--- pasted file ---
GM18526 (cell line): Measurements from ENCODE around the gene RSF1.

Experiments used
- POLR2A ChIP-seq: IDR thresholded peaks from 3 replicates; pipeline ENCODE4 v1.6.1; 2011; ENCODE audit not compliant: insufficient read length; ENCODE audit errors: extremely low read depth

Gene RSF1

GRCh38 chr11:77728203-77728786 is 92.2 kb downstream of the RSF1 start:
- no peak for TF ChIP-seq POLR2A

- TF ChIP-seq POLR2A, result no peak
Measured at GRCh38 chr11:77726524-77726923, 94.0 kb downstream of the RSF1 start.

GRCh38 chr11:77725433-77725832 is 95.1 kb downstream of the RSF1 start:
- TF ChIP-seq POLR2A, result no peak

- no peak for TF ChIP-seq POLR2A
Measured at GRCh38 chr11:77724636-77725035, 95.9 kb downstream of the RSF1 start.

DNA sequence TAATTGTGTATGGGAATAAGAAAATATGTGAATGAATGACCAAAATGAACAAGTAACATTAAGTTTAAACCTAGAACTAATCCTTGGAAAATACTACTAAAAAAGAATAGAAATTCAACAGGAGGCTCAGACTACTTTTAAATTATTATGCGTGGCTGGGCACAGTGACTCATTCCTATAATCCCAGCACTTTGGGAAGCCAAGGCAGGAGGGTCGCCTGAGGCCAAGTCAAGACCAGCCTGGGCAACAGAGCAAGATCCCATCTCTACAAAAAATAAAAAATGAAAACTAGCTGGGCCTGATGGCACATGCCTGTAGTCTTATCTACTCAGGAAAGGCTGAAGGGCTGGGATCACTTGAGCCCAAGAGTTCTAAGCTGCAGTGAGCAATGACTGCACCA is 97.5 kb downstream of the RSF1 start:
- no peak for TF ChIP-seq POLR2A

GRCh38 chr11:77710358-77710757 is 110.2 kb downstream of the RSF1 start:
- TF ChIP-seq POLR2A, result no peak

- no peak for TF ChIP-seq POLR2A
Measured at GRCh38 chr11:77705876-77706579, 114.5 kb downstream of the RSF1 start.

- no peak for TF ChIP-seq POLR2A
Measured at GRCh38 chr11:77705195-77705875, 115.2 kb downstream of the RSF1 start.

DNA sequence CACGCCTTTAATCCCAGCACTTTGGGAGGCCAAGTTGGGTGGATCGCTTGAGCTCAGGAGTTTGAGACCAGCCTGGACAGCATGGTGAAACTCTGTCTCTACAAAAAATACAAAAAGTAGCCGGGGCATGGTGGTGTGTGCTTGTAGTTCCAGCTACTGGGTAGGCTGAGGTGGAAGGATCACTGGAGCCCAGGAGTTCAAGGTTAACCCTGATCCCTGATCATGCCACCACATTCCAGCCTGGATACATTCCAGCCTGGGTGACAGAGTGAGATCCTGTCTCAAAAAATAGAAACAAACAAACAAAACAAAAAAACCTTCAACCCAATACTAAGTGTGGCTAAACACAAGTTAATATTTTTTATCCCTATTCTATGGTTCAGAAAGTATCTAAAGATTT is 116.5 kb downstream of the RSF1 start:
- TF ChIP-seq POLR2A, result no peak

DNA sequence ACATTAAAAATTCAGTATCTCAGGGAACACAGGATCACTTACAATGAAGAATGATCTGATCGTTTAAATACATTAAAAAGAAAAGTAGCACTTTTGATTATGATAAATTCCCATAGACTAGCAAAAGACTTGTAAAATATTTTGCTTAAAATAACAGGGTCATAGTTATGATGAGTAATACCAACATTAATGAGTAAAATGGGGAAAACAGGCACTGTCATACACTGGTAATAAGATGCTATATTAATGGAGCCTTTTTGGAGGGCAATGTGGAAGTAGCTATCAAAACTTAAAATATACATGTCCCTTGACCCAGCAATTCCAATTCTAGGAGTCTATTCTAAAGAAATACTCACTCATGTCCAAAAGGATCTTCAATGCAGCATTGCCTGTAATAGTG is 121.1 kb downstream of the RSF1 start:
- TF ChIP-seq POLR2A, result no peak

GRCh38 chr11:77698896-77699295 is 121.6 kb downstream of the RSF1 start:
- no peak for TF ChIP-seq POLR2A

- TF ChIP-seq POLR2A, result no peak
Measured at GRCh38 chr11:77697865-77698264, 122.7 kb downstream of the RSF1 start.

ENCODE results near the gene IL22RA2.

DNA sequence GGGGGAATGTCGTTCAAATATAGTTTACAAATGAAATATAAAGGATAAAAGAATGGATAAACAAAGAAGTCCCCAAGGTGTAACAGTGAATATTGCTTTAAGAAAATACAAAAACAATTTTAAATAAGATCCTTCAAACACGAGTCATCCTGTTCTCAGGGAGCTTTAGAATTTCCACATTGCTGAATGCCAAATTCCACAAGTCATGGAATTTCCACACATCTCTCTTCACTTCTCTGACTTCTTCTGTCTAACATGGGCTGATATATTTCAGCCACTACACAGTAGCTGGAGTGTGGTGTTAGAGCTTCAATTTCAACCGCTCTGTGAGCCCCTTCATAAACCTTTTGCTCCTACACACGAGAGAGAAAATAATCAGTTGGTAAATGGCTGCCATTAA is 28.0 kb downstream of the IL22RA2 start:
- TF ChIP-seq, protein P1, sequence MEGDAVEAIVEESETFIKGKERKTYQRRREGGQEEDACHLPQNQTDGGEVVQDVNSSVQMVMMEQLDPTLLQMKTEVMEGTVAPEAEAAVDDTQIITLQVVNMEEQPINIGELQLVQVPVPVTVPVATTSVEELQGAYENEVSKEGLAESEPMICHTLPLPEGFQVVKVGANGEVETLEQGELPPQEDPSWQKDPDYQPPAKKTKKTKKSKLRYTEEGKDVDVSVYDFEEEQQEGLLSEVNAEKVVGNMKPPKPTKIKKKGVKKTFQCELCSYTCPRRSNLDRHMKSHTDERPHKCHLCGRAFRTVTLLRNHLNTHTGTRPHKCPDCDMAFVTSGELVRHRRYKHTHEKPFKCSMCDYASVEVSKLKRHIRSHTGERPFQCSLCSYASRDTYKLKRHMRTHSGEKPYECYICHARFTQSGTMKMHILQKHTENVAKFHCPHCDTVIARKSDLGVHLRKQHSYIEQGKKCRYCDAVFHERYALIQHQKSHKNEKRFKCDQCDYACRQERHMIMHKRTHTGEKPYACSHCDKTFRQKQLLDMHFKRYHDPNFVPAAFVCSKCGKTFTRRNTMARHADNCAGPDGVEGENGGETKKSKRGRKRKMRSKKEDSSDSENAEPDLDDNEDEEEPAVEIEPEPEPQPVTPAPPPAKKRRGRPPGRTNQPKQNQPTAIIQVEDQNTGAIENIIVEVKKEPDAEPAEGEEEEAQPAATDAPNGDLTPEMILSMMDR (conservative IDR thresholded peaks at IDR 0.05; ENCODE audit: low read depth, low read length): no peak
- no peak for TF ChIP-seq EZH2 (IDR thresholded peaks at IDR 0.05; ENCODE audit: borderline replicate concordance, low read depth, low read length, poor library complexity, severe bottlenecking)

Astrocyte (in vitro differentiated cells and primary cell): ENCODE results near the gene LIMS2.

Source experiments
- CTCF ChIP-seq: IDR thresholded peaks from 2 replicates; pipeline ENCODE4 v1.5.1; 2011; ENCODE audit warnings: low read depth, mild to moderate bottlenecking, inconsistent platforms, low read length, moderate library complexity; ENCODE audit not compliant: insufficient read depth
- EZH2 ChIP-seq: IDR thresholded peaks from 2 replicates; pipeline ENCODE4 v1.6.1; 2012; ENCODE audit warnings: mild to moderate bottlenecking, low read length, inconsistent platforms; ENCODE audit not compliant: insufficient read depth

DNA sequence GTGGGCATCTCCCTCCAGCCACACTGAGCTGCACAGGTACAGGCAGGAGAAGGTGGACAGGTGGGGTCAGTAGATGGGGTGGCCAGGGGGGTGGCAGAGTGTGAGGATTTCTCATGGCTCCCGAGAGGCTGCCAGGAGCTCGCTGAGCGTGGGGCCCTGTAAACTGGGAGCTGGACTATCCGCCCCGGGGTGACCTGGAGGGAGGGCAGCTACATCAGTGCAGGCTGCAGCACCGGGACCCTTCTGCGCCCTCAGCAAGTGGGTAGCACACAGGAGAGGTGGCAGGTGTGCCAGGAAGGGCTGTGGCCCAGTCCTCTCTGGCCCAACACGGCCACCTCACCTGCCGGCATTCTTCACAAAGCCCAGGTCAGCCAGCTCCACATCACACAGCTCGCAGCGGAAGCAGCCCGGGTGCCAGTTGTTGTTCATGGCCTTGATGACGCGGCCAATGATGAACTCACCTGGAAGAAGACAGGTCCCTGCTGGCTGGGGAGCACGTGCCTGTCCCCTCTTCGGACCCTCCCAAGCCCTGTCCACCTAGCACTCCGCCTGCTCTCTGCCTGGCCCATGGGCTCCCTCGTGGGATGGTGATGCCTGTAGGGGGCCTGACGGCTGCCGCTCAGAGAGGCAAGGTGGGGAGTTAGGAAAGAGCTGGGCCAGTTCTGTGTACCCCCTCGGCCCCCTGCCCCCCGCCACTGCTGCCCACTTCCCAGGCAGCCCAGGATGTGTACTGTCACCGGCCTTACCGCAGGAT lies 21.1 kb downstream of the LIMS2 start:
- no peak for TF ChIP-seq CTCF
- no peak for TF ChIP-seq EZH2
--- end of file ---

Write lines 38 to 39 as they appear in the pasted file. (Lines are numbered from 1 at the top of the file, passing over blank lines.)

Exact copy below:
- no peak for TF ChIP-seq CTCF
- no peak for TF ChIP-seq EZH2